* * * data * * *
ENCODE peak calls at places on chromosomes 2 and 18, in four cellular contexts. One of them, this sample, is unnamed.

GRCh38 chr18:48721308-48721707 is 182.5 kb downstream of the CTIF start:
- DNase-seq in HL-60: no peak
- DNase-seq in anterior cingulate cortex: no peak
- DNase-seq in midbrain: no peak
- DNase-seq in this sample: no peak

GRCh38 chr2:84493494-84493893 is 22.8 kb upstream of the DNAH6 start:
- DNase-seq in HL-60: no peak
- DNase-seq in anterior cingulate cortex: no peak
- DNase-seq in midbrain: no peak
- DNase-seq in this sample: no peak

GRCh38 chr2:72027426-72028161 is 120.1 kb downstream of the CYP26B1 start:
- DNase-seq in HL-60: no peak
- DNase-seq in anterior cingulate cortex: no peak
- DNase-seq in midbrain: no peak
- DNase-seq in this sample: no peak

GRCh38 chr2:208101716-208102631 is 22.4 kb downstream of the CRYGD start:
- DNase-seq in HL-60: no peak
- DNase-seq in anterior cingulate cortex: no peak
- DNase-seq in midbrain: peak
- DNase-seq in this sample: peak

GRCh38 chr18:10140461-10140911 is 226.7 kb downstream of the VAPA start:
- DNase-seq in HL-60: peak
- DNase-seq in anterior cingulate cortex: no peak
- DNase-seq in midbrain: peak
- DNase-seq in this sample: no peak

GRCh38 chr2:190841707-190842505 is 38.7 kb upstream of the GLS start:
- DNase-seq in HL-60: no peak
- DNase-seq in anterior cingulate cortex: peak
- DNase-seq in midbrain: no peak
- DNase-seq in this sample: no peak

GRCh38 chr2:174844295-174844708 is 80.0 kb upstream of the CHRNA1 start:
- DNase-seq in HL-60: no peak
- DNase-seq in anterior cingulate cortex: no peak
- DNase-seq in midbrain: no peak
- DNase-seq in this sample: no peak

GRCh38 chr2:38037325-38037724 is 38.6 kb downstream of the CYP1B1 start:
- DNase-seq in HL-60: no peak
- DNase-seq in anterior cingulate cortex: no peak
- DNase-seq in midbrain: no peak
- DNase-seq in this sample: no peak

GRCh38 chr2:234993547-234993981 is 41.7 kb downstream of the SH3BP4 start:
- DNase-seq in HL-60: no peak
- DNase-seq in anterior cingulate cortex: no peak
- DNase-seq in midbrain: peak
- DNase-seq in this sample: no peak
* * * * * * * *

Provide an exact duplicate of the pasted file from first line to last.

ENCODE peak calls at places on chromosomes 2 and 18, in four cellular contexts. One of them, this sample, is unnamed.

GRCh38 chr18:48721308-48721707 is 182.5 kb downstream of the CTIF start:
- DNase-seq in HL-60: no peak
- DNase-seq in anterior cingulate cortex: no peak
- DNase-seq in midbrain: no peak
- DNase-seq in this sample: no peak

GRCh38 chr2:84493494-84493893 is 22.8 kb upstream of the DNAH6 start:
- DNase-seq in HL-60: no peak
- DNase-seq in anterior cingulate cortex: no peak
- DNase-seq in midbrain: no peak
- DNase-seq in this sample: no peak

GRCh38 chr2:72027426-72028161 is 120.1 kb downstream of the CYP26B1 start:
- DNase-seq in HL-60: no peak
- DNase-seq in anterior cingulate cortex: no peak
- DNase-seq in midbrain: no peak
- DNase-seq in this sample: no peak

GRCh38 chr2:208101716-208102631 is 22.4 kb downstream of the CRYGD start:
- DNase-seq in HL-60: no peak
- DNase-seq in anterior cingulate cortex: no peak
- DNase-seq in midbrain: peak
- DNase-seq in this sample: peak

GRCh38 chr18:10140461-10140911 is 226.7 kb downstream of the VAPA start:
- DNase-seq in HL-60: peak
- DNase-seq in anterior cingulate cortex: no peak
- DNase-seq in midbrain: peak
- DNase-seq in this sample: no peak

GRCh38 chr2:190841707-190842505 is 38.7 kb upstream of the GLS start:
- DNase-seq in HL-60: no peak
- DNase-seq in anterior cingulate cortex: peak
- DNase-seq in midbrain: no peak
- DNase-seq in this sample: no peak

GRCh38 chr2:174844295-174844708 is 80.0 kb upstream of the CHRNA1 start:
- DNase-seq in HL-60: no peak
- DNase-seq in anterior cingulate cortex: no peak
- DNase-seq in midbrain: no peak
- DNase-seq in this sample: no peak

GRCh38 chr2:38037325-38037724 is 38.6 kb downstream of the CYP1B1 start:
- DNase-seq in HL-60: no peak
- DNase-seq in anterior cingulate cortex: no peak
- DNase-seq in midbrain: no peak
- DNase-seq in this sample: no peak

GRCh38 chr2:234993547-234993981 is 41.7 kb downstream of the SH3BP4 start:
- DNase-seq in HL-60: no peak
- DNase-seq in anterior cingulate cortex: no peak
- DNase-seq in midbrain: peak
- DNase-seq in this sample: no peak